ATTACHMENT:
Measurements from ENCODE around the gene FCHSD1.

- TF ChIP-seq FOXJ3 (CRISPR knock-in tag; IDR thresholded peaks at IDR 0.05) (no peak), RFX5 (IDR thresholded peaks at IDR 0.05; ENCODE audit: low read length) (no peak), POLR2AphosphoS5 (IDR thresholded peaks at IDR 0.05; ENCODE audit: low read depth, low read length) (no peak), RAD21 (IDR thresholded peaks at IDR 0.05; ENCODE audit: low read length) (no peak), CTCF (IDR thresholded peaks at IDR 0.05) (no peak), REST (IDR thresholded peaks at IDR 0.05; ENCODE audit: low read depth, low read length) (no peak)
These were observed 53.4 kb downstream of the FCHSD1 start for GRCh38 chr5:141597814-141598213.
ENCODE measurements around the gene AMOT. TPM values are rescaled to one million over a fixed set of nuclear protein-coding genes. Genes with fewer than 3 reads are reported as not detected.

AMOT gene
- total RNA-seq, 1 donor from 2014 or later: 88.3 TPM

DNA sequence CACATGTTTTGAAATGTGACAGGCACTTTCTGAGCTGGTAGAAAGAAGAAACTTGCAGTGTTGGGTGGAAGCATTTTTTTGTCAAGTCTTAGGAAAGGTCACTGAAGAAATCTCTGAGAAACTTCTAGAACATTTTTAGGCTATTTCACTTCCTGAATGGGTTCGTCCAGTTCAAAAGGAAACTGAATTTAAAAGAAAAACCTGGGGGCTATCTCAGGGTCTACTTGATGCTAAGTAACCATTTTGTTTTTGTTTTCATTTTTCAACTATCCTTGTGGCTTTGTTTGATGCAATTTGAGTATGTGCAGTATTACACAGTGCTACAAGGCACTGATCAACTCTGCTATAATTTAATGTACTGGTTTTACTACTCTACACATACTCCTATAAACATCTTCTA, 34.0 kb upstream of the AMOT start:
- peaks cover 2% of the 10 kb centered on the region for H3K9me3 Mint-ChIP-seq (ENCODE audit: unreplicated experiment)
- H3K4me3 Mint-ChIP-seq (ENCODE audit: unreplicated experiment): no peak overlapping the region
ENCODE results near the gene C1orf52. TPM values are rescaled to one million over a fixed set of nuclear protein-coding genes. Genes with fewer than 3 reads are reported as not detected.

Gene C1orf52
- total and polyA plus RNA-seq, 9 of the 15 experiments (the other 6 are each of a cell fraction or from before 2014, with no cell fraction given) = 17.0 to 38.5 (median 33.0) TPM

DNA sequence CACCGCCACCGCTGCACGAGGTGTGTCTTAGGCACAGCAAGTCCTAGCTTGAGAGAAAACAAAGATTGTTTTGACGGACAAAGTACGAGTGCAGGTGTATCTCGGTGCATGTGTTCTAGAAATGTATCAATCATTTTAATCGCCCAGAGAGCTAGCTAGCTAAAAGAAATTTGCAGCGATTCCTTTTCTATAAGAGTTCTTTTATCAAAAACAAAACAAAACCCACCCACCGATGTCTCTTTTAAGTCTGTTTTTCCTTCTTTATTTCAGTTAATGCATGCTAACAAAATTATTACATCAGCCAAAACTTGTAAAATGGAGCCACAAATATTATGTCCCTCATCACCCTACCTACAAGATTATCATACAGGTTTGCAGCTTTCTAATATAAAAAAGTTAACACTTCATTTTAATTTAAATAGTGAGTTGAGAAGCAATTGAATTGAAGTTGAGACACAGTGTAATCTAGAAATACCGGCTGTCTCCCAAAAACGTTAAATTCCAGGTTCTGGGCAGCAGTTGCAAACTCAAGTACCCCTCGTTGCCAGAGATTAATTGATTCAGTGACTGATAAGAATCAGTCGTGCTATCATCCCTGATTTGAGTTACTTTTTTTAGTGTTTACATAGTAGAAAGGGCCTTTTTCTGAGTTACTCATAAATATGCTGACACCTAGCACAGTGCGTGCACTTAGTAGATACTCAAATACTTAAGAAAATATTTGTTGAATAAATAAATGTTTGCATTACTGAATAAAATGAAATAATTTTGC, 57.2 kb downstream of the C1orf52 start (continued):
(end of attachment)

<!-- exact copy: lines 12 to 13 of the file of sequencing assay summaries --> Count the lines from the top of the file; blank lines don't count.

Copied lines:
- total and polyA plus RNA-seq, 9 of the 15 experiments (the other 6 are each of a cell fraction or from before 2014, with no cell fraction given) = 17.0 to 38.5 (median 33.0) TPM

DNA sequence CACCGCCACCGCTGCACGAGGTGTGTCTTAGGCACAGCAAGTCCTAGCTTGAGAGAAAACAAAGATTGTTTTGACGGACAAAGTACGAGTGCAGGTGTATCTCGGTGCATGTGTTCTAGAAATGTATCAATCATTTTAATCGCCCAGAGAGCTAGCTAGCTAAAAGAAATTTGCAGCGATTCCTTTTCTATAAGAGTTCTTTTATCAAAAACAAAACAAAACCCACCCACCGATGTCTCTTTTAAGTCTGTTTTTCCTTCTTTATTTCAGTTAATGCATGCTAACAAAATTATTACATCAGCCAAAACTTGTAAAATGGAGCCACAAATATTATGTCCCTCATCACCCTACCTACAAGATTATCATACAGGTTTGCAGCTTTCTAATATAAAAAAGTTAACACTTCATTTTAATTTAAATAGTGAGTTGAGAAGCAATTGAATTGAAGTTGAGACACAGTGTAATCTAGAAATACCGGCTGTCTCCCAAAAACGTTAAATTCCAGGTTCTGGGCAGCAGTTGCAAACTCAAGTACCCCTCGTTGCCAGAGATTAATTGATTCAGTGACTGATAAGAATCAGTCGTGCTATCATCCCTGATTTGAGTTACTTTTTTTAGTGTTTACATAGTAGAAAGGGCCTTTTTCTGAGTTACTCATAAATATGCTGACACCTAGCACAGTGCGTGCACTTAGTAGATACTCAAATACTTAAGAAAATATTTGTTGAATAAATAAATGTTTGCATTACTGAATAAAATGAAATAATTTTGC, 57.2 kb downstream of the C1orf52 start (continued):